Speaker: John Keats
Audience: A Grecian urn and images engraved on it
Poem type: Lyric poem
Purpose: To explain that the only Truth that humans can understand is Beauty.
Rhyme scheme: ABABCDEDCE ABABCDECED ABABCDECDE
Figurative Language Cont.
Simile: "Thou, silent form, dost tease us out of thought / As doth eternity,"
Compares how the silence of the urn makes people that look at it have to think with the way eternity makes us think: they both make us question many things and keep us wondering.
Metaphor: "Sylvan historian, who canst thus express / A flow'ry tale more sweetly than our rhyme"
Compares the urn to a Sylvan historian; they both posses information regarding the past and tell stories of history. Additionally, Sylvan means something pertaining to trees, and the stories on the urn are decorated with leaves and trees.
Symbol "To what green altar?"
The altar symbolizes the religion, Church or Gods that the villagers are offering the cow to as a sacrifice.
Euphemism: "When old age shall this generation waste"
Old age is a nicer way of saying death, which is what Keats knows will his fate will soon be.
In this stanza, Keats addresses a Grecian urn, which he describes as married to quietness and "adopted" by silence and time , because the urn is unable to tell stories on its own. The urn is compared to a Sylvan historian, because they both tell stories pertaining to nature. Keats says that the urn tells stories better than he does with his poems. He wonders if the urn, decorated with leaves, depicts gods or humans. He also asks where the scenes are set - in Tempe or Arcady (places in Greece).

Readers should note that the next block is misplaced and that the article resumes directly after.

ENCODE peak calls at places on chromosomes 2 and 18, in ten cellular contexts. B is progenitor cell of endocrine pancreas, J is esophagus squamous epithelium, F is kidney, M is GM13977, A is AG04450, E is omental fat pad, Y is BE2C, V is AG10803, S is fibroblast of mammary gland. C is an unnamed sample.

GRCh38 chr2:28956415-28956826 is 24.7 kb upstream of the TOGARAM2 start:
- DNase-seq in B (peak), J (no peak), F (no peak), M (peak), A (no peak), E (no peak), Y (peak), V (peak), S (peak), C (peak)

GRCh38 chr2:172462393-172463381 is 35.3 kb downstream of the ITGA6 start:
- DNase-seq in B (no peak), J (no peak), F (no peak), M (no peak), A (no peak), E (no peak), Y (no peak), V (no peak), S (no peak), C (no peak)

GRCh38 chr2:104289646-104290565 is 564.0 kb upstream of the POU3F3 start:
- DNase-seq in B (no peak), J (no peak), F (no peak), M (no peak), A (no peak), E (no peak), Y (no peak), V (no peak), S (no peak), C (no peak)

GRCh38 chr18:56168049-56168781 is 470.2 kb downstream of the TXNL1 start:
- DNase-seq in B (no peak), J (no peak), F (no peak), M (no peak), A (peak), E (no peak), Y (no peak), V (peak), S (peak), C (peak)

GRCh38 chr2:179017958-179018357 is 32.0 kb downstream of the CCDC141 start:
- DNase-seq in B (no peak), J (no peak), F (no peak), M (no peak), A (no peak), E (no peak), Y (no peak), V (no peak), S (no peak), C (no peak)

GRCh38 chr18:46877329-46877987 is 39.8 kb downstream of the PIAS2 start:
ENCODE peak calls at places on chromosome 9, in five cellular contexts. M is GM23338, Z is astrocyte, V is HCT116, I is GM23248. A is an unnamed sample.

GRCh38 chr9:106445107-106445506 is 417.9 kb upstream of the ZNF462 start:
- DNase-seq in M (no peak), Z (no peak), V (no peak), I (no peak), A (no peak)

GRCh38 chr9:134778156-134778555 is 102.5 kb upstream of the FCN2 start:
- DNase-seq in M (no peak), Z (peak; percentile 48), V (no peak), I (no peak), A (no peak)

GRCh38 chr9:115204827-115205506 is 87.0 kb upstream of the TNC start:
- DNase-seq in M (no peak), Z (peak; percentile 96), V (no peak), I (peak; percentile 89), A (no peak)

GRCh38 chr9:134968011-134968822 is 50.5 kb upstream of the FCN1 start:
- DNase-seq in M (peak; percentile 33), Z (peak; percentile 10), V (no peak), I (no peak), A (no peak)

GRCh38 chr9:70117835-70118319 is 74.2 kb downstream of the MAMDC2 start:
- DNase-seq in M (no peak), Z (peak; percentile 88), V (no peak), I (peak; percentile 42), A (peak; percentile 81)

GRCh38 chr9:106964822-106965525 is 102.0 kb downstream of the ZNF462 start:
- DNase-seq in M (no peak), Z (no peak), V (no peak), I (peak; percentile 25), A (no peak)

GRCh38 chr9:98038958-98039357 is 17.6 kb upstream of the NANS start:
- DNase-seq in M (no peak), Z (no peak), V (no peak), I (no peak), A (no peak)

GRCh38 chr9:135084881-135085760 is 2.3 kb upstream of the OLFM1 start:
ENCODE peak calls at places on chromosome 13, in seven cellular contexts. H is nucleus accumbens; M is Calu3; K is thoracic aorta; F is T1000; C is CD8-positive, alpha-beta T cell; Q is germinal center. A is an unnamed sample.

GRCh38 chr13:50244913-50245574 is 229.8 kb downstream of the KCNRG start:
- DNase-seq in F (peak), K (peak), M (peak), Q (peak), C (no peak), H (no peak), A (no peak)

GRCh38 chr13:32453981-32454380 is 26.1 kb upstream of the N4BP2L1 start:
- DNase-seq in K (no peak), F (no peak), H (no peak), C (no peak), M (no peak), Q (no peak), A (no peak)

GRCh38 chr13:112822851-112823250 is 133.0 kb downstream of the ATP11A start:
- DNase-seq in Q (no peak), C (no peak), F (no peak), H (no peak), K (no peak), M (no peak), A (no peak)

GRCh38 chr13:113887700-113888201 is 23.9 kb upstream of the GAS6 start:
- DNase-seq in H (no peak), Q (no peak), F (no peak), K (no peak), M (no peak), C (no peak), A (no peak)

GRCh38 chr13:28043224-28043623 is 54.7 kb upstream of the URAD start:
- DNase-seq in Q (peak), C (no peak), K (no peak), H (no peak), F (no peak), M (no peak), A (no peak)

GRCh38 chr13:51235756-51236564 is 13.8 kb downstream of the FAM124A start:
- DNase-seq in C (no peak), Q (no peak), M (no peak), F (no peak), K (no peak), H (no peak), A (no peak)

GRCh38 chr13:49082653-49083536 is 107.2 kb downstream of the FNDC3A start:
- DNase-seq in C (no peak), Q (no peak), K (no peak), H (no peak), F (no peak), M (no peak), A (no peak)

He tries to figure out the first image on the urn, where men are chasing after women. He wants to know what the reason is.
Synecdoche: "Thy streets for evermore / Will silent be; and not a soul to tell," The souls represent the entire population of villagers that will not be present in the town.
Metonymy: During Keats' time, "the dales of Arcady" would have been closely associated with Arcadia, a part of Greece where the people were said to have to have lived care-free.
Personification: The entire poem can be considered an example of personification, because the urn is not able to "express a flow'ry tale" or "tease us out of thought" consciously.
Apostrophe: The entire poem is an example of apostrophe, because John Keats is addressing the urn, which is incapable of human response.
Heard melodies are sweet, but those unheard
Are sweeter; therefore, ye soft pipes, play on;
Not to the sensual ear, but, more endeared,
Pipe to the spirit ditties of no tone:
Fair youth, beneath the trees, thou canst not leave
Thy song, nor ever can those trees be bare;
Bold Lover, never, never canst thou kiss,
Though winning near the goal—yet, do not grieve;
She cannot fade, though thou hast not thy bliss,
For ever wilt thou love, and she be fair!
Keats notes that the pipe music he imagines playing in the image on the urn sounds better than music in real life. He says that the piper cannot stop playing his song, just as the trees in the image cannot lose their leaves because they are a permanent part of the urn. Because of this, the piper cannot kiss his lover next to him, but that he should not be sad because neither she nor her beauty or their love can disappear either.